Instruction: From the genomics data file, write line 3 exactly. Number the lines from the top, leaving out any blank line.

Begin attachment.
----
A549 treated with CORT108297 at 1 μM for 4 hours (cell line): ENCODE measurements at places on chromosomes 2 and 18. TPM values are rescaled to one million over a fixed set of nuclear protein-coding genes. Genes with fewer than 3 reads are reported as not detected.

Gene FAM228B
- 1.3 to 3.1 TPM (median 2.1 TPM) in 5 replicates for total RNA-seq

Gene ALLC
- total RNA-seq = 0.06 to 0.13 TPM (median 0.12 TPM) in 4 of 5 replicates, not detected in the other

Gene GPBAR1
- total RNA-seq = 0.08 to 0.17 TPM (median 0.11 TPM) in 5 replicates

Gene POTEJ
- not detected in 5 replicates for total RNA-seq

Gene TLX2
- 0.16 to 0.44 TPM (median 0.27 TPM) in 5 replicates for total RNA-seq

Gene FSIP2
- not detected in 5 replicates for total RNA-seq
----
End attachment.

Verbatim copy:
- 1.3 to 3.1 TPM (median 2.1 TPM) in 5 replicates for total RNA-seq